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How One Teacher Found 'Deprogramming' Kids Improved Their Learning

How One Teacher Found 'Deprogramming' Kids Improved Their Learning

When it comes to student learning, sometimes enjoying the process while keeping the end goal in mind can take some of the pressure off of children. Students who are less focused on grades and see their teachers as partners in learning perform better than those who are crushed under the weight of pressure to perform.

For Adam Holman, assistant principal at Murchison Middle School and former high school teacher in Texas, his best practice is to "deprogram" kids on how to do school, according to an article on KQED.org. 

"I felt I had to remove all the barriers I could on my end before I could ask my kids to meet me halfway,” Holman said.

The article said that first thing Holman did was "move to standards-based grading. He told his students to show him they’d learned the material, it didn’t matter how long it took them."

Holman found that his students "realized this made sense," the article said. He also found that "when he changed the grading policy, students worried about grades less and focused more on working together to understand the material."

“It turned my students into classmates and collaborators because I didn’t have a system in place to deny the collaboration,” Holman said.

According to the article, "his students stopped copying homework. There was no curve that guaranteed some kids would be at the bottom. Instead, the class moved at its regular pace, but if a student persisted at a topic until they could show they understood it, Holman would give them credit."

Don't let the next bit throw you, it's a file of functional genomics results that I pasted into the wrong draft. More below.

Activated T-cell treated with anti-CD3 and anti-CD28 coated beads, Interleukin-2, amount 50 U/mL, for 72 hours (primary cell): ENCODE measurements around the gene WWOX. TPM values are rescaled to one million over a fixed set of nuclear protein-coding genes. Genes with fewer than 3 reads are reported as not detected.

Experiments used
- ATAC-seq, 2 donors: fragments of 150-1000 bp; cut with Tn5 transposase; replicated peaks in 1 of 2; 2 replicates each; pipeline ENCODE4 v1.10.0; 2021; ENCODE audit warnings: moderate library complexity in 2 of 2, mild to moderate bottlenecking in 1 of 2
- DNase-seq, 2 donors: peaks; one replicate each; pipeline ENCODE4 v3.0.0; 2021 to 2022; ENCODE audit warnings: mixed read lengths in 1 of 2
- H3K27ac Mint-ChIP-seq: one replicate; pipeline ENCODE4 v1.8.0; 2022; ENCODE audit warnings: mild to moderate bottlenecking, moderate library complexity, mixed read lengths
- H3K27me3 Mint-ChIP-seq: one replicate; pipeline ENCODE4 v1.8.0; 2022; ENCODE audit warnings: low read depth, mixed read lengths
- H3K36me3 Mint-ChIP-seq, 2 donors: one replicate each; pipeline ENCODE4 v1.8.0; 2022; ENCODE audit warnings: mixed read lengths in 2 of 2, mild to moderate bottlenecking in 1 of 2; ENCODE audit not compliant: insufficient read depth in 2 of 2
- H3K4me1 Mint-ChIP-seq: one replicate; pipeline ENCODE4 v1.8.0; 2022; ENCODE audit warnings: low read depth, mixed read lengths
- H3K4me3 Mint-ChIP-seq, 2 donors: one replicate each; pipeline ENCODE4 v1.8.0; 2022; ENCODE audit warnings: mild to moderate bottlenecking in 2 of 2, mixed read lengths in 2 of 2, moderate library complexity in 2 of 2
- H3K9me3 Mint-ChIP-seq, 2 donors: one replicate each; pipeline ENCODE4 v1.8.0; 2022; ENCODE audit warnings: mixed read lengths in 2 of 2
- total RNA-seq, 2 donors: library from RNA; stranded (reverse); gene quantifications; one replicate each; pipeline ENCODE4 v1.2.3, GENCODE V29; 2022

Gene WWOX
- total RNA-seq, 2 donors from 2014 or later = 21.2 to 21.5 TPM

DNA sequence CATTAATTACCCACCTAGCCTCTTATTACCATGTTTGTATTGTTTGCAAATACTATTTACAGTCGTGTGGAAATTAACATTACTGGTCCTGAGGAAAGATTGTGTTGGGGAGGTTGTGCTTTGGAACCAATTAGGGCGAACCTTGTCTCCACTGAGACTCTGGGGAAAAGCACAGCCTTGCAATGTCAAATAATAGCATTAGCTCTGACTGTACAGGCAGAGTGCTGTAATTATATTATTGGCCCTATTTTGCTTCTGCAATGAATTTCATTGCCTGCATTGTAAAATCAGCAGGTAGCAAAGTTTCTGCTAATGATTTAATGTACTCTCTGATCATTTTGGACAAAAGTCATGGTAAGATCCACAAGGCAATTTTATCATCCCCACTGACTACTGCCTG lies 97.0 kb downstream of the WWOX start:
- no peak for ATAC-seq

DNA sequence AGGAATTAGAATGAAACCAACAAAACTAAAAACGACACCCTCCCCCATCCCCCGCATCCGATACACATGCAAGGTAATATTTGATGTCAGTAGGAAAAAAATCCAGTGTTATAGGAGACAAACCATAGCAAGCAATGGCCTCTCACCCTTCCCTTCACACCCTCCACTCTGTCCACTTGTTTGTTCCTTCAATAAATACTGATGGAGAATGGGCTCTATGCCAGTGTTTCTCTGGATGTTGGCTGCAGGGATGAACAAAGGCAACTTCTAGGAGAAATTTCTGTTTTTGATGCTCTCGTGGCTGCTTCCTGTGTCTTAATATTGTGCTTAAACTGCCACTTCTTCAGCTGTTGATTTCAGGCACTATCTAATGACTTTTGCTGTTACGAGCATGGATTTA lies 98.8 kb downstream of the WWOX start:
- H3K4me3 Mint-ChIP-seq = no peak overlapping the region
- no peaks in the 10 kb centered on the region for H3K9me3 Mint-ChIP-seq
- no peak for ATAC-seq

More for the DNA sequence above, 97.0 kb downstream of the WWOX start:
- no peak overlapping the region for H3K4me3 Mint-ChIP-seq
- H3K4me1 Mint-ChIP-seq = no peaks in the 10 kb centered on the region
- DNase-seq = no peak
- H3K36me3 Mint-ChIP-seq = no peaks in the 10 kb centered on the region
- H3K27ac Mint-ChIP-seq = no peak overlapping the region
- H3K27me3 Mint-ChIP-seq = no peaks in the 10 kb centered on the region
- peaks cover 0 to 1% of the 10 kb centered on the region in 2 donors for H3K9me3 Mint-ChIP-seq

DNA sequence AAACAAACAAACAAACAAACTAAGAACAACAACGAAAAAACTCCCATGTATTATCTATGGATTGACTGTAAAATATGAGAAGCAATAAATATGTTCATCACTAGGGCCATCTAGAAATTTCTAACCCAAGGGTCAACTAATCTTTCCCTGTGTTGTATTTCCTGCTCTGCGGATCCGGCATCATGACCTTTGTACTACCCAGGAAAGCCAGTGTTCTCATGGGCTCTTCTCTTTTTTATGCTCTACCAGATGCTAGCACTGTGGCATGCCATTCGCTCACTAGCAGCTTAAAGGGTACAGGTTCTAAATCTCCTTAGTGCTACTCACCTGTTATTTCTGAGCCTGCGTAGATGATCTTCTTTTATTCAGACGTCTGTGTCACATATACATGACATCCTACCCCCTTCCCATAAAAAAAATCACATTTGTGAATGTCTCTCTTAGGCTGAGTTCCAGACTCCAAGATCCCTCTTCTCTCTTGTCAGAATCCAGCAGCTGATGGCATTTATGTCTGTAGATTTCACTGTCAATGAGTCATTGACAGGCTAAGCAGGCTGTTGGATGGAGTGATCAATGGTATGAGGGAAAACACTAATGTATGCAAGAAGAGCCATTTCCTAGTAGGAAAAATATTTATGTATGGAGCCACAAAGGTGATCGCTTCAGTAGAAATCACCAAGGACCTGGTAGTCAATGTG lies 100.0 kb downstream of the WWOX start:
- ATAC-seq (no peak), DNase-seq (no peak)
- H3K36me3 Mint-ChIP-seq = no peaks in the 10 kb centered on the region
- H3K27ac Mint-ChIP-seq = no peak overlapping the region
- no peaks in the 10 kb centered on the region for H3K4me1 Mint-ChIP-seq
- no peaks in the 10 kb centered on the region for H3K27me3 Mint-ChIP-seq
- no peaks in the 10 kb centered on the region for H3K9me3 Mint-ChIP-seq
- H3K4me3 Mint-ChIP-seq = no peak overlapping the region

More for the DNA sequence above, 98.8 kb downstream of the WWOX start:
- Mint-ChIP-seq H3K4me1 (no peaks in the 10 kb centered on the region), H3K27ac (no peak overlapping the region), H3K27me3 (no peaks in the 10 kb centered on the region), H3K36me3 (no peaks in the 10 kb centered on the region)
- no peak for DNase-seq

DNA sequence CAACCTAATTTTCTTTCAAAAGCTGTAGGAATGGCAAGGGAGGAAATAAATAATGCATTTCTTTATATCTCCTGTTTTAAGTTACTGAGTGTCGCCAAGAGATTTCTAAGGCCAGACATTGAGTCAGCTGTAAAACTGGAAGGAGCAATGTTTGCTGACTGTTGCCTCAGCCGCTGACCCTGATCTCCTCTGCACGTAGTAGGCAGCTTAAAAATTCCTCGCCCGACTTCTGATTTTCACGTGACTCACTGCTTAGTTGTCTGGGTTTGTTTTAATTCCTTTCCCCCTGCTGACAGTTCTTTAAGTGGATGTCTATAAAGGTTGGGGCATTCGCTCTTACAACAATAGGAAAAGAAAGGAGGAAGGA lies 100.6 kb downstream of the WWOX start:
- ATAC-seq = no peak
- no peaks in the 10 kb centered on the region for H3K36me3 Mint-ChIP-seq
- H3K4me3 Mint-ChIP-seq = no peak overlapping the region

“It turned the kids on my side,” Holman said. “I was there to help them learn.”

Holman, the article said, didn't just change his grading policies. He also changed his teaching style "to focus on inquiry, good questions and independent discovery."

"Starting off, he knew juniors and seniors weren’t used to learning that way, so first he had to build trust with them so they’d understand why he was asking so much of them," the article said. "At the start of each class period Holman and his students did icebreakers and read and discussed articles about how human brains learn best. Holman knew he was asking students to be vulnerable with one another–to share their misperceptions about math and physics–and so he spent precious class time working to make sure students trusted one another and him."

"It wasn’t perfect and it didn’t turn my kids into all physics majors, but for the kids who were on the border, it made a difference,” Holman said. “I think the kids were just waiting to be let loose and to be treated like adults."

Read the full story and comment below. 

Article by Kassondra Granata, Education World Contributor

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